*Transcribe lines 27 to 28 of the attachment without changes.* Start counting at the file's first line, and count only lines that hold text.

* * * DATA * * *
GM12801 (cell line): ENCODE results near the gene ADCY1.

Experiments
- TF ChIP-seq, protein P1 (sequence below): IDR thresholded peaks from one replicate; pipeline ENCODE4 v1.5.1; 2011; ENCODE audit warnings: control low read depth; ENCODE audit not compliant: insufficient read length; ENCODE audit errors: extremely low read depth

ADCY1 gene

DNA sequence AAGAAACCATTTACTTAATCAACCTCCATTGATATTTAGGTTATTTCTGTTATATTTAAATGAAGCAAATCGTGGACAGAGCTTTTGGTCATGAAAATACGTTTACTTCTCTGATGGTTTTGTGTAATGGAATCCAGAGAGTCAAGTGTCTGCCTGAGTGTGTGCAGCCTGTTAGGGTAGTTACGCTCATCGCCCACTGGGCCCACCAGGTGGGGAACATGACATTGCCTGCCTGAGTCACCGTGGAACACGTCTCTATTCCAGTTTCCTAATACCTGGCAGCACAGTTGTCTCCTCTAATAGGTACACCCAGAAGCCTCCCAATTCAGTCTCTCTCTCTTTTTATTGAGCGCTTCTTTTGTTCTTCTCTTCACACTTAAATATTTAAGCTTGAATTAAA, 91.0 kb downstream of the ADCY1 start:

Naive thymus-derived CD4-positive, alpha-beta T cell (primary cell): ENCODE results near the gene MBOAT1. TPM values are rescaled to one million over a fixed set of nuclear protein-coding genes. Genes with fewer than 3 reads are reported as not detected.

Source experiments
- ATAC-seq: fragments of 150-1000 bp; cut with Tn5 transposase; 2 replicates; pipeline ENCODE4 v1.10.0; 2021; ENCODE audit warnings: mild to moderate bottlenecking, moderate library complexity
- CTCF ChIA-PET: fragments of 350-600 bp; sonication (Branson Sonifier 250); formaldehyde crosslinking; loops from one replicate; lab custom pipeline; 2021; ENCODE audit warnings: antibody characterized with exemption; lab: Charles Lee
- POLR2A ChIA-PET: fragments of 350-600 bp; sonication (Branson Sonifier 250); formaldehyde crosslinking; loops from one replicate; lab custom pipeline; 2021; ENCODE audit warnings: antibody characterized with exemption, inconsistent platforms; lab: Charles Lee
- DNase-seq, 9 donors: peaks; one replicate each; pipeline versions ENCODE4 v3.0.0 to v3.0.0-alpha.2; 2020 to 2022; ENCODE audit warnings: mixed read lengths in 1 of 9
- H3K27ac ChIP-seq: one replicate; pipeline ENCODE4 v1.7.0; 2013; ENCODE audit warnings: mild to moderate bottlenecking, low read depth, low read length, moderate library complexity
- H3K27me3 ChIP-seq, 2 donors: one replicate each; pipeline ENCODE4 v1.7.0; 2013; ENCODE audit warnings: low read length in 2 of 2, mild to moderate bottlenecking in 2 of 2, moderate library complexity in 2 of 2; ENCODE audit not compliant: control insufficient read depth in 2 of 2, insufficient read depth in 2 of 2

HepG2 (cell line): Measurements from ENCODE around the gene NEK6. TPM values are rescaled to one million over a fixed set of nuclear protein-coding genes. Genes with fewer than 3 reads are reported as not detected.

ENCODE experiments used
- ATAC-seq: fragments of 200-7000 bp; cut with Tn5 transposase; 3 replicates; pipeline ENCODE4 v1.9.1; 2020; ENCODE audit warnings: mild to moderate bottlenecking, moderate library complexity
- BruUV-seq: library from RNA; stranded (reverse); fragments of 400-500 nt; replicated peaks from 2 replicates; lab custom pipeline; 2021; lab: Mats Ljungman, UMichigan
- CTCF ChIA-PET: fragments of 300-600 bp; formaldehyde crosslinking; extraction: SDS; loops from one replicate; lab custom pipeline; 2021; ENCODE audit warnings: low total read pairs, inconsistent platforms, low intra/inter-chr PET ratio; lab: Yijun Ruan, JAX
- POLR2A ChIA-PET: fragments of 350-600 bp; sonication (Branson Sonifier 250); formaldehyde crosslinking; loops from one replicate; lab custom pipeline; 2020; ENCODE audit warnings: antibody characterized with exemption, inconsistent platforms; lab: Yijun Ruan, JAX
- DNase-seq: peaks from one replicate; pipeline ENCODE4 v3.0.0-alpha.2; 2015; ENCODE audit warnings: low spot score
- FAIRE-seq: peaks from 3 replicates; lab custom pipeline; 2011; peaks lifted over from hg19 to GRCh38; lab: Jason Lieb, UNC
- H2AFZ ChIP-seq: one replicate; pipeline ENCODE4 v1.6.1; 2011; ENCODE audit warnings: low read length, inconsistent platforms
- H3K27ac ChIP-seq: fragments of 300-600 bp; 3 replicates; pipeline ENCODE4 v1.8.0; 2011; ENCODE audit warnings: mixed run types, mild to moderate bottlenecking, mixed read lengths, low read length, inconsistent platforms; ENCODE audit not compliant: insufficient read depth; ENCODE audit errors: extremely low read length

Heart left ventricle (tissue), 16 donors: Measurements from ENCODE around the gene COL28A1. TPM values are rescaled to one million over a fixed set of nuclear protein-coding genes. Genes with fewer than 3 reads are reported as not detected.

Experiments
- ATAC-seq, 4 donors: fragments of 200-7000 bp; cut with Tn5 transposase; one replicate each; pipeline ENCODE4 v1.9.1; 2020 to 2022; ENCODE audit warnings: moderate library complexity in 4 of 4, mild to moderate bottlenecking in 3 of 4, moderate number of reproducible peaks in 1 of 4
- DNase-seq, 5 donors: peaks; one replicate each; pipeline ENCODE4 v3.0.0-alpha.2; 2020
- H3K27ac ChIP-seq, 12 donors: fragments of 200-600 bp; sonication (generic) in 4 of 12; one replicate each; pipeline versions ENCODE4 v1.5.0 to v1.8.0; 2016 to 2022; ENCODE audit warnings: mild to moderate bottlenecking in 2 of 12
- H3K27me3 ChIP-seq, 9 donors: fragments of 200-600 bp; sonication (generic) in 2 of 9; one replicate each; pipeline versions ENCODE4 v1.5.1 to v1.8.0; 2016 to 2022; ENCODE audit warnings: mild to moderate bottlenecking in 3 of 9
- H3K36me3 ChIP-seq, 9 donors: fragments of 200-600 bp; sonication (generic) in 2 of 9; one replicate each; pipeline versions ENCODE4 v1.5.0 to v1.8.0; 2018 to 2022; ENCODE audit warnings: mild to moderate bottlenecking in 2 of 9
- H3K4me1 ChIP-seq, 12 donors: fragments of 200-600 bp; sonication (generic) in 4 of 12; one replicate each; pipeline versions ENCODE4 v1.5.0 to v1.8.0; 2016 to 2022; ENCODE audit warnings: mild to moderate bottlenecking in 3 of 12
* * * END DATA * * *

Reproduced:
- DNase-seq, 5 donors: peaks; one replicate each; pipeline ENCODE4 v3.0.0-alpha.2; 2020
- H3K27ac ChIP-seq, 12 donors: fragments of 200-600 bp; sonication (generic) in 4 of 12; one replicate each; pipeline versions ENCODE4 v1.5.0 to v1.8.0; 2016 to 2022; ENCODE audit warnings: mild to moderate bottlenecking in 2 of 12